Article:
Pros & Cons: Top 3 Kitchen & Bathroom Counter Materials

The top three kitchen and bath counter materials we use in our interior design projects are quartz, quartzite, and granite. What are the pros and cons of each? Let’s dive in!


Quartz is a manmade material that combines actual quartz stone dust (90-95%) with a polymer resin (5-10%) composite to create a super durable, nonporous material.

Lindsey Putzier Design Studio
A fabulous burgundy, black, and tan quartz in this primary bathroom

The pros?

Because quartz is manmade, it is more predictable than granite. Granite varies significantly from lot to lot, since it is removed from the earth. Quartz is mixed in a factory using a formula, so the end results vary significantly less from batch to batch.

burgundy, black, and tan quartz in Master Bathroom  Lindsey Putzier Design Studio

Quartz requires ZERO maintenance. You never have to re-seal it. It’s also super stain resistant.

Quarts rarely chips (but trust me, if you REALLY want to, you can chip anything. Even diamonds. I know from experience. Oops.).

off white, greige, and green quartz for a kitchen renovation Lindsey Putzier Design Studio

Quartz is also a great substitute for marble, which is 1) generally more costly and 2) requires much more maintenance than quartz.

The cons?

Quartz is NOT heat-resistant. You must use trivets underneath hot pans. The resin in quartz can yellow and/or crack after repeat contact with hot items.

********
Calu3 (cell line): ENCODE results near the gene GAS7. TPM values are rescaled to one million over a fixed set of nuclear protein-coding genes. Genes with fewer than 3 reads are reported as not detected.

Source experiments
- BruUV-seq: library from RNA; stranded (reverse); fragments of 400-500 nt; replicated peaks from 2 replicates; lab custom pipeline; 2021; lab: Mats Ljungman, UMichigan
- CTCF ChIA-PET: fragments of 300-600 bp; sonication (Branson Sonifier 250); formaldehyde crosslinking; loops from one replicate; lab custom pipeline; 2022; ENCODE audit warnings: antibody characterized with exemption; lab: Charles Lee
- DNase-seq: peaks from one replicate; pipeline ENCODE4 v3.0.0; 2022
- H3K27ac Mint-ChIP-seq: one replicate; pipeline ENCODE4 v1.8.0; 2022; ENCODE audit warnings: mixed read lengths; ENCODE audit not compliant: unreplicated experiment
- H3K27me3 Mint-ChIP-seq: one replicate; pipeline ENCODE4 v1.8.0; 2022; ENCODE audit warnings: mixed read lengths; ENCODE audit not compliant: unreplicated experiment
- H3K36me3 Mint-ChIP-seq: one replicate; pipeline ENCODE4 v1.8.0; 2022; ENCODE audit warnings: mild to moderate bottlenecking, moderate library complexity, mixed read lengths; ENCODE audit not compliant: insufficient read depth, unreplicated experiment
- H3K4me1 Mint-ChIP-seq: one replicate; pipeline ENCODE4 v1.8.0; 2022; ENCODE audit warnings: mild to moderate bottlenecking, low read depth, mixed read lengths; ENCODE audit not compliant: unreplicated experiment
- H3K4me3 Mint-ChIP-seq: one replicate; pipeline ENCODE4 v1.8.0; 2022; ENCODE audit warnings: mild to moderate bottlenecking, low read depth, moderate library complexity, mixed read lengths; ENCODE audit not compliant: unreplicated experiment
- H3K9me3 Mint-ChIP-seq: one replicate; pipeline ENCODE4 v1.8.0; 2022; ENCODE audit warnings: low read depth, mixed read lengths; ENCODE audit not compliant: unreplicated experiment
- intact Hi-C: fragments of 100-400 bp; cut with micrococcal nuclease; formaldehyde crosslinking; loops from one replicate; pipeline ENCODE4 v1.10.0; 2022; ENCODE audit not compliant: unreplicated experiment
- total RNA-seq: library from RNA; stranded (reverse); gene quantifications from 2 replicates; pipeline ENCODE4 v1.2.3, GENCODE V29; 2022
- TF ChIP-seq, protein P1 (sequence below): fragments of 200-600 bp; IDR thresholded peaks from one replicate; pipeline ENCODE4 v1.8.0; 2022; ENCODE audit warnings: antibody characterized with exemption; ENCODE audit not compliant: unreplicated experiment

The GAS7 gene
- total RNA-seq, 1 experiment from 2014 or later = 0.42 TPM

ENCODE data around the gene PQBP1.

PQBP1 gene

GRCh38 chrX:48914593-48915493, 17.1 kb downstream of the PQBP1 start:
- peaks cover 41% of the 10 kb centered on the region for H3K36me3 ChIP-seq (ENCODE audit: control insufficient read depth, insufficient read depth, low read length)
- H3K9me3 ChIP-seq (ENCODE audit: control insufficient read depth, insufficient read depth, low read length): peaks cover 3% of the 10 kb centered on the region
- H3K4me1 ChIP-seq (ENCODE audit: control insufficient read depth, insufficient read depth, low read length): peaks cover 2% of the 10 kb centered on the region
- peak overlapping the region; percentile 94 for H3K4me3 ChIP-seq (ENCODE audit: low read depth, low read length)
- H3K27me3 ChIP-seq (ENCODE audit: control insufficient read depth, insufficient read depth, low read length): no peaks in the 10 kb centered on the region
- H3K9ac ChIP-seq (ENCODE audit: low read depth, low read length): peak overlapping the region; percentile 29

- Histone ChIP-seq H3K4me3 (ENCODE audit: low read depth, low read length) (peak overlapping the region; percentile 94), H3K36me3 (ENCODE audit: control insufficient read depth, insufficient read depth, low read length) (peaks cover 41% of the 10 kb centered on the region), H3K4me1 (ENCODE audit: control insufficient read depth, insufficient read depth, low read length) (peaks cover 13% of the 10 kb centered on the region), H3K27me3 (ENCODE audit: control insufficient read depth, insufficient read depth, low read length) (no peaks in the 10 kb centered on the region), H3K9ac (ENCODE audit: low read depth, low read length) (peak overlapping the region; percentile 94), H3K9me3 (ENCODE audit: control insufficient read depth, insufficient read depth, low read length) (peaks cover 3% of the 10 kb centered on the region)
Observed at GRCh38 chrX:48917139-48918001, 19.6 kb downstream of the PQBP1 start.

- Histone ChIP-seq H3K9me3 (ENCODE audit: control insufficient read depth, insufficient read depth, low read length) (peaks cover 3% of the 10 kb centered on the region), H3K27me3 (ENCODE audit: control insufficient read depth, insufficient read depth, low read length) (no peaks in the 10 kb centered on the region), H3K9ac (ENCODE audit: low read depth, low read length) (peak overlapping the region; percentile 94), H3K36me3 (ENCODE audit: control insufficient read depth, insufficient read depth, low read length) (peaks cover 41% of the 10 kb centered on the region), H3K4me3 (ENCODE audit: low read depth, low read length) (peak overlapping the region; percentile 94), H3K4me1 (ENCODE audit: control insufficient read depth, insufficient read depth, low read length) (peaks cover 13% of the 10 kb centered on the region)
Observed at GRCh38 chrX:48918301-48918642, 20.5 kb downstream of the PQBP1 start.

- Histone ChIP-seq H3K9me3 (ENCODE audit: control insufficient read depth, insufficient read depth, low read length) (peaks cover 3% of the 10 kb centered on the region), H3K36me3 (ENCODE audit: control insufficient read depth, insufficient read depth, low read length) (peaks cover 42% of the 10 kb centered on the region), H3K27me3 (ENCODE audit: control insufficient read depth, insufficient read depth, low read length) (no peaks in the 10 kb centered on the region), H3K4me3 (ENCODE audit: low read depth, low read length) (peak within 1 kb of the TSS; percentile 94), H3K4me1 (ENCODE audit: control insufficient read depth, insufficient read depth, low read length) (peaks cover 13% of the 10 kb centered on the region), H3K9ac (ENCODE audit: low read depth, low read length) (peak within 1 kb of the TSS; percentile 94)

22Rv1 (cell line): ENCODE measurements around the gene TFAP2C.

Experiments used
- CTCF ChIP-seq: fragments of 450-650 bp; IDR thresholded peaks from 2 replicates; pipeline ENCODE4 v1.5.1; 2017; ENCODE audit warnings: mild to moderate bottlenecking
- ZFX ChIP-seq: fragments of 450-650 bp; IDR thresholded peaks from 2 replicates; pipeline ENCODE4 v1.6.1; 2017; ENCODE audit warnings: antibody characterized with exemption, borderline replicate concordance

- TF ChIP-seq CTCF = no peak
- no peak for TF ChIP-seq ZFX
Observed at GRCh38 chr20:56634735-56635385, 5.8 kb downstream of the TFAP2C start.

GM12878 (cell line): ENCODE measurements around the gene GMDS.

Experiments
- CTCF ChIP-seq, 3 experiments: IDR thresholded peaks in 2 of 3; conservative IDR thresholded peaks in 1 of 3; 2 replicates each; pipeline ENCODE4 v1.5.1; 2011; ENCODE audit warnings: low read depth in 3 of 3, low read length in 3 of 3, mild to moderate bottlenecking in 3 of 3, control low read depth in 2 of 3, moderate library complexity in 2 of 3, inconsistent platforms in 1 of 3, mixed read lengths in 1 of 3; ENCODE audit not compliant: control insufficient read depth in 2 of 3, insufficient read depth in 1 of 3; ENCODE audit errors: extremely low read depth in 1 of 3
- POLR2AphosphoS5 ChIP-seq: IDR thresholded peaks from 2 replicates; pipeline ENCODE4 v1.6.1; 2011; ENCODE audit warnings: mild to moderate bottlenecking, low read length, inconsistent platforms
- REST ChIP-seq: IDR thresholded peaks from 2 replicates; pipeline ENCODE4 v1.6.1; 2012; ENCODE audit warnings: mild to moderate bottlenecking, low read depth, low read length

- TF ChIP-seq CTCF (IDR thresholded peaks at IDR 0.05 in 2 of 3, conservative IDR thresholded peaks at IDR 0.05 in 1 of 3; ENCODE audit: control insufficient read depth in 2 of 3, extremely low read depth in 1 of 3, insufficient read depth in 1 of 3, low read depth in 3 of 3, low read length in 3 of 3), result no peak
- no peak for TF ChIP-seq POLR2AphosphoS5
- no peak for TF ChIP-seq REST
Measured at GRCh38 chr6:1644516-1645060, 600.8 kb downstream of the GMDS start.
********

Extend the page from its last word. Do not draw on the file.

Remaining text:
Unlike quartz, quartzite is a natural stone. Quartzite is mostly made of natural quartz crystals and is similar to granite. Quartzite has gained popularity in recent years because it has the lighter, white and gray look that people have been requesting for kitchens.

Quartzite countertops in Kitchen project Lindsey Putzier Design Studio

The pros?

Quartzite is natural stone. It is very heat resistant, so you can put hot pans directly onto it without worry.

Quartzite is a great alternative to quartz for those who want the lighter look, without sacrificing the natural stone appearance.

The cons?

Quartzite must be sealed on a regular basis. Quartzite comes from sandstone, which is naturally more porous. In the areas where the sandstone didn’t completely turn into quartz (i.e. the veins), it is susceptible to stains.

Due to its composition, quartzite can develop pits or cracks over time. These can be repaired, but be prepared – it’s possible the surface won’t stay completely smooth forever. Then again, what surface does? With age comes character!


Granite has been a tried and true counter material for 20+ years now! Granite is a natural material formed from magma. It comes in a variety of colors ranging from neutral (tan, black) to colorful (red, green, blue, and even purple). It is rare to find a truly white granite. Generally, lighter granites still have mixtures of darker colors throughout.

The pros?

Granite is natural stone made from super hot, melted rock. It can withstand really high temperatures, so no need to put down a trivet before placing hot pans onto it.

Granite can be polished so it’s shiny or honed so it’s matte. The look changes dramatically based on the finish, which gives the stone even more versatility!

Granite is very durable. It’s difficult to chip and rarely cracks.

The cons?

Granite is porous and must be sealed regularly. It will eventually stain if you do not seal it.

Granite countertops in Kitchen project Lindsey Putzier Design Studio

I hope you enjoyed this counter overview! Feel free to contact me with any questions – I’d love to help you select your next counter.

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